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Ari Folman
ARI FOLMAN, a Tel Aviv–based filmmaker, wrote, produced, and directed the animated documentary Waltz with Bashir. His two previous feature films, Saint Clara and Made in Israel, both received numerous Israeli academy awards, among them best film and best director for Saint Clara, which also won the People’s Choice Award at the 1996 Berlin Film Festival. In addition, he produces and writes for television, including for the Israeli series In Treatment, which was remade in the United States for HBO.

David Polonsky
DAVID POLONSKY was the art director and chief illustrator for the animated film Waltz with Bashir. His illustrations have appeared in every major Israeli daily and magazine. He has created animated short films for Israeli television, received multiple awards for his children’s book illustrations, and teaches at Bezalel, Israel’s prestigious art academy.


Praise For The Movie

"An altogether amazing film... Not only unique but also exemplary, a work of astonishing aesthetic integrity and searing moral power."—The New York Times

"A movie so unusual that it overflows any box in which you try to contain it... What I liked about Waltz with Bashir is that it confronts so much and resolves so little. You come out feeling more troubled in mind than when you went in, and with considerable scarring to your mind's eye."—The New Yorker

"Stunning ...Might be the year's most singular visionary experience available at the movies."—Salon

"Provocative, hallucinatory, incendiary, this devastating animated documentary is unlike any film you've seen, period.... Told with dynamic energy, these stories unnerve you in ways more conventional footage simply would not."—Los Angeles Times

"Arresting... A striking example of filmmaking used to explore the inner recesses of a filmmaker's own conscience."—Chicago Tribune

"Broodingly original... A grim, deeply personal phantasmagoria."—Village Voice

"Even the most lambent passages have a feverish urgency... It has taken an animated film to go where live-action dramas and even documentaries haven't-to tickle our synapses and slip into our bloodstream."—New York Magazine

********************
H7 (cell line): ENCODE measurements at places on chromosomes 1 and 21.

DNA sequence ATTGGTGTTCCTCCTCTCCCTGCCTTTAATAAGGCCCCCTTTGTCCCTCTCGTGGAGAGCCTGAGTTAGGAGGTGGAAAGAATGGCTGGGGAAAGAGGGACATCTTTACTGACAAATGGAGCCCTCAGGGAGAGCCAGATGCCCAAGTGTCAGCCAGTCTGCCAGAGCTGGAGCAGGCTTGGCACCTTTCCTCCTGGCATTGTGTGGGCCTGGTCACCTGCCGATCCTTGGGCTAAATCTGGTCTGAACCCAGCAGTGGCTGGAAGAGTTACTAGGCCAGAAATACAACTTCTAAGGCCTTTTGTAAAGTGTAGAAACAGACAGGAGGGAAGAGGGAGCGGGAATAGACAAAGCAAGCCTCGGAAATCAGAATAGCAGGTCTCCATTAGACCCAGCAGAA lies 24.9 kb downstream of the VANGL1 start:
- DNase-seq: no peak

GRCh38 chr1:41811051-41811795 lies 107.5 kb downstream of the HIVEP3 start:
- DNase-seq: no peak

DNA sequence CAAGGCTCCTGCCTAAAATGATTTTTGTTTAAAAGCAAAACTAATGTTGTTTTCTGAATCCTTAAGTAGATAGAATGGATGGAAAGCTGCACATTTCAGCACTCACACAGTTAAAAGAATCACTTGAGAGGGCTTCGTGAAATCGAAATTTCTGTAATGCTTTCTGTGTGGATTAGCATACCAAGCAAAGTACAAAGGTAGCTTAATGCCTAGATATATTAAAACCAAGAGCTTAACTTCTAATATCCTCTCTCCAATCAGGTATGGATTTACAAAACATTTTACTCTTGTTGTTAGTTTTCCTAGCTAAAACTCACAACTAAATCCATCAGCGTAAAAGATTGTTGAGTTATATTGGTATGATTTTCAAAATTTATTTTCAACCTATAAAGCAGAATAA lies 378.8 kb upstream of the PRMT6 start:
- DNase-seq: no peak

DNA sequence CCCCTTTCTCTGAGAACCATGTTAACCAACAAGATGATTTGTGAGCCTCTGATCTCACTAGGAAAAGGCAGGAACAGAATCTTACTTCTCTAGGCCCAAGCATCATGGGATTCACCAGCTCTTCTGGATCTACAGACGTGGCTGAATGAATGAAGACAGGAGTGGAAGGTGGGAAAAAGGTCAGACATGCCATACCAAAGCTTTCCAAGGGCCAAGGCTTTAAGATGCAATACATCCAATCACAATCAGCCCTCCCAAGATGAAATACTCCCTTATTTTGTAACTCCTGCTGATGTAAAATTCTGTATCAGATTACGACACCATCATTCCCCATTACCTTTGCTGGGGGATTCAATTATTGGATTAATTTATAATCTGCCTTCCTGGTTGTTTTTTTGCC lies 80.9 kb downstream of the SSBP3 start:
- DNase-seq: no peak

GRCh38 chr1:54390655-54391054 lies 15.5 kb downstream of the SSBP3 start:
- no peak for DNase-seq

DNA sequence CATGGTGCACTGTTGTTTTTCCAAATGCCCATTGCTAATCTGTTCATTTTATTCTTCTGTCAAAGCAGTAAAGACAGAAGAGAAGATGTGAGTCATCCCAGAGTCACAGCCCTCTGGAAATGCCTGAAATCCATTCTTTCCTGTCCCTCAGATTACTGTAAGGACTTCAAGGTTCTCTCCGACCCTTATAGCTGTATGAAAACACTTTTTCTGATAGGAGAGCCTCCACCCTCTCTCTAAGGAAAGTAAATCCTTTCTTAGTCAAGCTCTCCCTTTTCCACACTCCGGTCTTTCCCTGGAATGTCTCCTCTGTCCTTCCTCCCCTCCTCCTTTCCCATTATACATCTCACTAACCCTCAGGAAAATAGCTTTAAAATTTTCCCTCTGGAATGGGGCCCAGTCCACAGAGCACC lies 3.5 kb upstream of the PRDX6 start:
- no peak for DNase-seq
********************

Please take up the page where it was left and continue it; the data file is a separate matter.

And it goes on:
"An absolute stunner... The force of moving drawings amplifies eerily powerful accounts of war, shaky remembrance and rock-solid repression."—The Wall Street Journal

"A potent and profound document of war and its aftermath... The movie grips you and won't let go.... Get ready to be knocked for a loop."—Rolling Stone

"Exemplary... The message of the futility of war has rarely been painted with such bold strokes.... A haunting, cleansing experience... Waltz with Bashir should touch all those who see it."—Time

"An animated documentary that scrambles your notions of what animation, and documentary, can be... The images of war that Ari Folman and his chief illustrator, David Polonsky, conjure up have a feverish, infernal beauty... These depictions of the dementia of war have a hallucinatory power that can stand alongside those of Apocalypse Now... Unforgettable."—Newsweek

"A powerhouse film… The animation initially works as something of a distancing device, giving you the space — intellectual, emotional — to process the story and its accumulating horrors. The fluidity of the figures accentuates the air of surreality — one soldier compares war to an acid trip — which deepens as the story reaches its terrible end. The finale is stunning, at once a furious act of conscience and a lament."—Manohla Dargis, The New York Times

"Waltz with Bashir will leave its mark forever on the ethics of war films in general…. Although there are no new elements of that terrible event revealed here for the first time, the context in which they are put is sufficient to deliver a fearful wallop."—Screen

"The subject… is transmuted via novel use of animation into something special, strange and peculiarly potent. Surreal touches, deployed with tactical restraint, make Waltz with Bashir extraordinary."—Variety

"A film which resonates to the true, real experience of every soldier and to the current experience in Iraq and Afghanistan, Waltz with Bashir is brilliant."—Facets Multi-Media

"Waltz With Bashir is an extraordinary, harrowing, provocative picture. We staggered out of the screening in a daze."—The Guardian (UK)

"A provocative and wholly adult tour de force."—Boston Herald

"Folman has fashioned something artistically unique and expressive. The imagery is at once beautifully drawn, vivid, and disturbing… This deeply compelling film documents the horrors to which Folman and his friends were witnesses, while offering hope that he and others might, some day, heal from the ravages of war. While it’s too much to hope that this or any film might have an impact in the real world that could put an end to mankind’s capacity to hurt one another, films like Waltz with Bashir offer us the opportunity to learn about and from history."—Cinematic USA